Scored a Jem of a Tundra this past spring. Loaded 08 Limited Crewmax with a ARE shell with only 85k for just over 22k. And the dealership took my clapped out GMC with 200k and a failing tranny in on trade for more than I bought it for 2 yrs ago

  12. #112
    Join Date
    Nov 2010
    Location
    Montrose, CO
    Posts
    3,578
    Quote Originally Posted by Buzzworthy View Post
    So many threads to choose from but since Im in the market for new tires thought Id ask Toyota owners here.

    2011 Tundra TRD Limited.
    In SLC. Mostly highway and city. Obviously needs are up snowy canyons and the such, a dabble here and there on FS and off road easy trails.

    Currently running Nitto Terra Graplers. Its been a rugged tire and seems to have held up much better than the Wrangler something or other that were stock when I bought it new. Ive really had no complaints but have wondered if I cheaped out many years ago as Im not real familiar with the brand.

    Looking at maybe another set of Nittos or do I go less mileage rating but more rugged BFGoodrich AT Kos? 65k vs 50k on the Ko.

    I want a really good grip anymore in the snow. The quality of driving around these parts has degraded on a fairly large level.

    What you all think?
    What else should I give a good look at?

    Appreciate yall!
    I like the General Grabber A/Tx, they are great in snow for an AT.

    If you really prioritize snow driving, find a second set of wheels and a set of snows.

  13. #113
    Join Date
    Oct 2007
    Posts
    10,478
    Quote Originally Posted by MontuckyFried View Post
    FWIW, my favorite truck tire I've ever run was the Goodyear Wrangler SilentArmors. The SilentArmor name's been discontinued as such, but has been replaced by the Goodyear Wrangler 'All-Terrain Adventure with Kevlar.' Fantastic all-arounder. Did great in everything I could throw at it, including mud and slushy snow on trails, while still having great highway manners. Still not as good as a proper winter tire when temps get sub-zero, but overall it proved a damn good tire. I outfitted my vehicle with them for running around to oil well sites in the remotest parts of Montana and North Dakota and did plenty of running around in the mountains. Haven't tried out the new models, but if they're anything as good as my SA's, then I highly recommend them. Downside: Not cheap.
    Those are the stock tires that come on the Tacoma TRD. They aren't that great. I'd been driving them for about 15K miles. Good on paved roads. Lacking in snow and rocky terrain. When they wear out I'll probably get KO2 or Wildpeaks.

  14. #114
    Join Date
    Sep 2005
    Location
    PRB
    Posts
    26,857
    Quote Originally Posted by snowaddict91 View Post
    I like the General Grabber A/Tx, they are great in snow for an AT.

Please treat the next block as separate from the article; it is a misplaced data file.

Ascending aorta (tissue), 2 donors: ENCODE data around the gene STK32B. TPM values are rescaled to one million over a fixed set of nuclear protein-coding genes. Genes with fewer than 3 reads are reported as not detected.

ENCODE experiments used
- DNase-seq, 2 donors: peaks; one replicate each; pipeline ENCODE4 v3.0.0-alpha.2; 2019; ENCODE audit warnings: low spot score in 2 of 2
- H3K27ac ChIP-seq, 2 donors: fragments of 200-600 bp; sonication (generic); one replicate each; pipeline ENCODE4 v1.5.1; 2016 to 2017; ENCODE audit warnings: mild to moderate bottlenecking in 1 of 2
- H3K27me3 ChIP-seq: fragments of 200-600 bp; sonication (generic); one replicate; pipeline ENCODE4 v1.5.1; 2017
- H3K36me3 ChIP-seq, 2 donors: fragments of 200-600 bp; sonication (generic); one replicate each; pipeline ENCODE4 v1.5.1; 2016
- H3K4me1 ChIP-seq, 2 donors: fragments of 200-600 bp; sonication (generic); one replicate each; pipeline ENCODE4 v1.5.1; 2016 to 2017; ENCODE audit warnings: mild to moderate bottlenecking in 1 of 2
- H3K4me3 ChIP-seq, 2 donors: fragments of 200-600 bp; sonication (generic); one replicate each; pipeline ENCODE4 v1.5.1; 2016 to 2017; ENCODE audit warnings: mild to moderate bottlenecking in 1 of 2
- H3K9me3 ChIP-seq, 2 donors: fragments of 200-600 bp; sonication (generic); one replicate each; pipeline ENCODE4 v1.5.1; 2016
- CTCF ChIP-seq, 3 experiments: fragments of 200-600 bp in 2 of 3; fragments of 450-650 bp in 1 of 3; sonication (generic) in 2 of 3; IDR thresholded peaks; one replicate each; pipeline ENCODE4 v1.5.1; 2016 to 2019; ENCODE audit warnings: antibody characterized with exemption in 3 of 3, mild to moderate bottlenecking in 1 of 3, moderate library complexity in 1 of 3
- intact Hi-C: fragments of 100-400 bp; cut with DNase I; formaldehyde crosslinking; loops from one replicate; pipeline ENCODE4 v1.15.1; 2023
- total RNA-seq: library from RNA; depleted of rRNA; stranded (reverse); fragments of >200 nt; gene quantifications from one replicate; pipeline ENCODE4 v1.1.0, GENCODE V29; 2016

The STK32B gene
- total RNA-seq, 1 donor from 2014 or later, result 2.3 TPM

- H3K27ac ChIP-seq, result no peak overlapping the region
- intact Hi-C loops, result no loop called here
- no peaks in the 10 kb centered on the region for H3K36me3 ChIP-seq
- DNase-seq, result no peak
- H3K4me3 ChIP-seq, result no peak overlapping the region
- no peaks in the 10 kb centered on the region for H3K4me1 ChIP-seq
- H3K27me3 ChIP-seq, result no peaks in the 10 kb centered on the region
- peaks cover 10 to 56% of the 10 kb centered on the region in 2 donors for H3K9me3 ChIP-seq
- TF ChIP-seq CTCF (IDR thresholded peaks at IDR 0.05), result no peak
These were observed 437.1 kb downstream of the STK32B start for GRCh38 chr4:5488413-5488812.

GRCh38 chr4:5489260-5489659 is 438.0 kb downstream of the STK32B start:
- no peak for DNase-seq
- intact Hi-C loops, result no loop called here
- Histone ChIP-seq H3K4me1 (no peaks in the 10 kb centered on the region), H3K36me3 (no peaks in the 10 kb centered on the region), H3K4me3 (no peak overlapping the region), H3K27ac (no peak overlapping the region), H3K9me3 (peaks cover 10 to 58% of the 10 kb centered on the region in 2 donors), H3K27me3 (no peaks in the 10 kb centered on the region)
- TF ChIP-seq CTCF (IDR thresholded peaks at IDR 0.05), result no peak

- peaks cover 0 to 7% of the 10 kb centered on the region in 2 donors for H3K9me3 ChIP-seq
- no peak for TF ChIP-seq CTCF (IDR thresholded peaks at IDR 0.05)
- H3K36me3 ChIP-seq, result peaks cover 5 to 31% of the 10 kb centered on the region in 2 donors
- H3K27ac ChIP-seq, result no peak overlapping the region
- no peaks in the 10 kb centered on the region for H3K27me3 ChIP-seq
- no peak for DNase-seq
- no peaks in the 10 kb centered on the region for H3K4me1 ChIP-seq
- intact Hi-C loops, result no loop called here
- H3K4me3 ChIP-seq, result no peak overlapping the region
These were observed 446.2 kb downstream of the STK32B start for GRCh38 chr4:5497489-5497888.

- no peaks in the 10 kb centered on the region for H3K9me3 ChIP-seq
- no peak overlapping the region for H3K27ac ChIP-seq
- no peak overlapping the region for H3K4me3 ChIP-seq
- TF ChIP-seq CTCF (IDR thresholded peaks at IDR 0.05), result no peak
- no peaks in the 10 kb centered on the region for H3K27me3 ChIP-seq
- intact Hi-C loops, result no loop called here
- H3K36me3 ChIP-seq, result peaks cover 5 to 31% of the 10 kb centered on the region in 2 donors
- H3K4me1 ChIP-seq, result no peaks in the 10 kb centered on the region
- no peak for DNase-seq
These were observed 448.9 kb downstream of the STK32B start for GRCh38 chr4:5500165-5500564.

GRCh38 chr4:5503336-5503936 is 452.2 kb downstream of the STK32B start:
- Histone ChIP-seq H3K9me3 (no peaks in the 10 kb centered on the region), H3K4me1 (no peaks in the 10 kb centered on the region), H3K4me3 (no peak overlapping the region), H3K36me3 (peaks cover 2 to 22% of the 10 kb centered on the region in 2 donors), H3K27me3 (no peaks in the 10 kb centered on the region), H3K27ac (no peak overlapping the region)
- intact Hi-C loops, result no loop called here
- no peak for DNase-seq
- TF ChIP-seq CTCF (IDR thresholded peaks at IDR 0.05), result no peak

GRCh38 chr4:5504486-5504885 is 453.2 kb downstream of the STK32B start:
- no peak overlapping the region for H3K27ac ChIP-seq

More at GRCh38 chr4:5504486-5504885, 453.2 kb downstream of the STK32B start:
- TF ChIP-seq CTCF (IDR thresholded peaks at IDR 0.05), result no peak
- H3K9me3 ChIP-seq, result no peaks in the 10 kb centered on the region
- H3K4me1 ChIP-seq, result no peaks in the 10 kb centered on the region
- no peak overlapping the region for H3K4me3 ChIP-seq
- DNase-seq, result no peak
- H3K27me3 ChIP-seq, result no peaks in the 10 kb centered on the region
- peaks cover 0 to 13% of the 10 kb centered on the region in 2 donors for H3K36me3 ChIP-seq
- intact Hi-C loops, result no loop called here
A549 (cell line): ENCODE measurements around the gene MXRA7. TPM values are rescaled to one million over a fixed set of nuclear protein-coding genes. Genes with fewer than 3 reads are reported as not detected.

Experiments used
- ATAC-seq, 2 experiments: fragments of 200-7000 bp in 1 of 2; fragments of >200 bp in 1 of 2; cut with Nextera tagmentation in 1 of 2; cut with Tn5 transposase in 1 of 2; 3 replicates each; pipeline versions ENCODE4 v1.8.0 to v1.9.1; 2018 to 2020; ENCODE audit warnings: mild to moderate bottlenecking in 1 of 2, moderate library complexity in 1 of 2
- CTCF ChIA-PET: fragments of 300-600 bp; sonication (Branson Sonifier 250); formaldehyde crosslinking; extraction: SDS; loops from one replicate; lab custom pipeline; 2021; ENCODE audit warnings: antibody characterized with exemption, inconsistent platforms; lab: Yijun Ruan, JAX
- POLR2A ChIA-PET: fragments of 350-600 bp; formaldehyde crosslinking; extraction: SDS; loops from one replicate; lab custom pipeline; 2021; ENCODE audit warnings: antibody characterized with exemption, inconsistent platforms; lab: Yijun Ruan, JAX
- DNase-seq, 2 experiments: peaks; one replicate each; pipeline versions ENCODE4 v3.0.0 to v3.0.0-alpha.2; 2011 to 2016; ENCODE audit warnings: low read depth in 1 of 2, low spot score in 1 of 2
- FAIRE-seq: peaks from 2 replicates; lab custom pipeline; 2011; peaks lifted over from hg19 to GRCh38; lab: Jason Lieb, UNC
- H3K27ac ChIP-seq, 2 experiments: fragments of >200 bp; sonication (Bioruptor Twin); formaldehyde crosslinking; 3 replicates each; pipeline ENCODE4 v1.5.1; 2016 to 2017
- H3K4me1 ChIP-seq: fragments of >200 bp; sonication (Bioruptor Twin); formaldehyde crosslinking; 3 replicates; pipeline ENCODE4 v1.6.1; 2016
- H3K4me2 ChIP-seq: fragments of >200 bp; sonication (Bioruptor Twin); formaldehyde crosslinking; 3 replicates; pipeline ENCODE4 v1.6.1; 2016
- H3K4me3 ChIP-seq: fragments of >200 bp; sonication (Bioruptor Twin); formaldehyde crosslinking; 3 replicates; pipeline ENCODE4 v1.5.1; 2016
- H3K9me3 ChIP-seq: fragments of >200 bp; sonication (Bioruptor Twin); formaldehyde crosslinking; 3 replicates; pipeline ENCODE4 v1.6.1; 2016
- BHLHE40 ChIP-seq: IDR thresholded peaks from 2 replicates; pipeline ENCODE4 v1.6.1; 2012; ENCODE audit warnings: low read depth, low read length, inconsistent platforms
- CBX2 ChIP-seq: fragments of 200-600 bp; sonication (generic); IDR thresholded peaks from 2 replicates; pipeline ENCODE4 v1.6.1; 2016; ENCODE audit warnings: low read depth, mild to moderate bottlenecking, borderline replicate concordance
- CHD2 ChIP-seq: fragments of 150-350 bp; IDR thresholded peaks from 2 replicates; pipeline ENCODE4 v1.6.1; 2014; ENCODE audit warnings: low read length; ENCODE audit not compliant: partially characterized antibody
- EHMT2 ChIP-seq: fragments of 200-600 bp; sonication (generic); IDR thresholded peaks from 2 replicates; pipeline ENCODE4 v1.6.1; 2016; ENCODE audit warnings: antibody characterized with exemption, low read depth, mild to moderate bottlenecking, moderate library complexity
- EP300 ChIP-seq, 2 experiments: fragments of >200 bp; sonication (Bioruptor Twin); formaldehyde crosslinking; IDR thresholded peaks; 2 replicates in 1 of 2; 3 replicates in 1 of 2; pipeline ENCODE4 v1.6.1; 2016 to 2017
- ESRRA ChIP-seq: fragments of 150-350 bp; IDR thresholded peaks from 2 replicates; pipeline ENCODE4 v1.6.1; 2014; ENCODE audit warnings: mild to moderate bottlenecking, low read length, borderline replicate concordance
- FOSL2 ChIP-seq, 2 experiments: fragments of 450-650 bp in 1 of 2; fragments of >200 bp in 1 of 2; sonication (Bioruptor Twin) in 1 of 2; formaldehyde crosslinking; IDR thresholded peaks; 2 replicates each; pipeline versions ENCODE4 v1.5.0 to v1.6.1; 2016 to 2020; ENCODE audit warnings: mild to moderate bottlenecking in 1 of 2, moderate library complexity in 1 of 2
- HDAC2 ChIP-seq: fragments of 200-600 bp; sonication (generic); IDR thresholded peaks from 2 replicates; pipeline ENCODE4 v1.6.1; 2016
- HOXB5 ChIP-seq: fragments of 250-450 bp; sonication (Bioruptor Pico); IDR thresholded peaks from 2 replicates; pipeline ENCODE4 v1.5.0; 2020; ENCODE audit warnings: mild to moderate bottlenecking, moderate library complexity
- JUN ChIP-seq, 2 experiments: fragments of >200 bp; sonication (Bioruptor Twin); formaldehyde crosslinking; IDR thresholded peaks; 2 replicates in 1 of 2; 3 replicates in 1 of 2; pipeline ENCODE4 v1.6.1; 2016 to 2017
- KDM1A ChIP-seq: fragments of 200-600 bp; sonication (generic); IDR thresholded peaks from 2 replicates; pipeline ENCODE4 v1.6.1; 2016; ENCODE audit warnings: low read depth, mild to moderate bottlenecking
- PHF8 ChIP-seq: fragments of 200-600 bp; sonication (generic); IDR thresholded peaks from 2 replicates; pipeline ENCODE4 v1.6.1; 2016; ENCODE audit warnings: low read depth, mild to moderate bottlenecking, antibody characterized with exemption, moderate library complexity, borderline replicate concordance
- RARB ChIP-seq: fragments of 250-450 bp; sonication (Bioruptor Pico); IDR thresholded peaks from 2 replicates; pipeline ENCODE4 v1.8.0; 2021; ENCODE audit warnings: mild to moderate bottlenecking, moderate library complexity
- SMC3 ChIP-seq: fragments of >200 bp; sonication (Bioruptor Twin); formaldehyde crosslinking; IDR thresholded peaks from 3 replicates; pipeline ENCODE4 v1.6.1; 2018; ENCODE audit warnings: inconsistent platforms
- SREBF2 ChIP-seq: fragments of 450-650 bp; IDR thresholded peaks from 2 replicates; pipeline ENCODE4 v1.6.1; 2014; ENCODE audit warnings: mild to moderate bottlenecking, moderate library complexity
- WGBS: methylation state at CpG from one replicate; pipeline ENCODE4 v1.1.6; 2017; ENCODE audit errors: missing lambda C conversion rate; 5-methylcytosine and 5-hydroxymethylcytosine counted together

If you really prioritize snow driving, find a second set of wheels and a set of snows.
    I had those on my Sequoia before the Hankooks, and thought they were awesome for the first winter or two, but significantly degraded with time/miles (more than other tires I have had). My anecdotal data point.
    "fuck off you asshat gaper shit for brains fucktard wanker." - Jesus Christ
    "She was tossing her bean salad with the vigor of a Drunken Pop princess so I walked out of the corner and said.... "need a hand?"" - Odin
    "I'd eat a bag of Dicks and wash it down with a Coke any day." - iceman

  15. #115
    Join Date
    Sep 2010
    Location
    Tejas
    Posts
    8,703
    Quote Originally Posted by Name Redacted View Post
    Those are the stock tires that come on the Tacoma TRD. They aren't that great. I'd been driving them for about 15K miles. Good on paved roads. Lacking in snow and rocky terrain. When they wear out I'll probably get KO2 or Wildpeaks.
    Huh. Really? I've run the KO2s as well, and personally preferred the Goodyears. Thought the SilentArmors did better on snow/ice/variable conditions and liked their highway manners too. I'll admit I think the KO2s were bomber on rocky terrain and grip on that was probably better, but the Goodyears held their own and never popped on me, and I put them through their paces on that nasty sharp scree that's all over SW Montana. I figured if they survived that, they'd be good enough for most cases. When the temps dipped, the KO2 seemed to become rock hard quicker than the SA's. Neither are as good as a proper winter tire when it's THAT cold, though. Nokian LT3's FTW!

  16. #116
    Join Date
    May 2008
    Location
    On a genuine ol' fashioned authentic steam powered aereoplane
    Posts
    14,488
    I have loved my KOs in the past and past two sets of KO2s. The only place they suffer is when it's -10 in the canyon and slicked over. It's those days that I am tempted to put on a set of true winter tires because the KO2 compound is soft, but not that soft.

  17. #117
    Join Date
    Sep 2005
    Location
    PRB
    Posts
    26,857
    I always wonder about the divergent anecdotal experiences when tires are discussed. Are "identical" tires significantly variable in compound/quality? Seems unlikely. Are they significantly variable between sizes? Again, seems unlikely. Even if identical, do they perform drastically different based on specs of the vehicle they are on? Possibly, but hard to think this is a significant factor. Do they perform drastically different based on the driver and how that driver "pushes" them? Again, possibly, but hard to think this is a significant factor.

    Or is it just random perception based on the conditions we face in a given day, and because nobody gets to take a car out with one set of tires and then take the same car out with a different set of tires, in the exact same conditions, and the gets to do that same thing again after 10k miles, 20k miles, 30k miles? So we're just going by our memory, our experience with the car, etc, which is pretty faulty.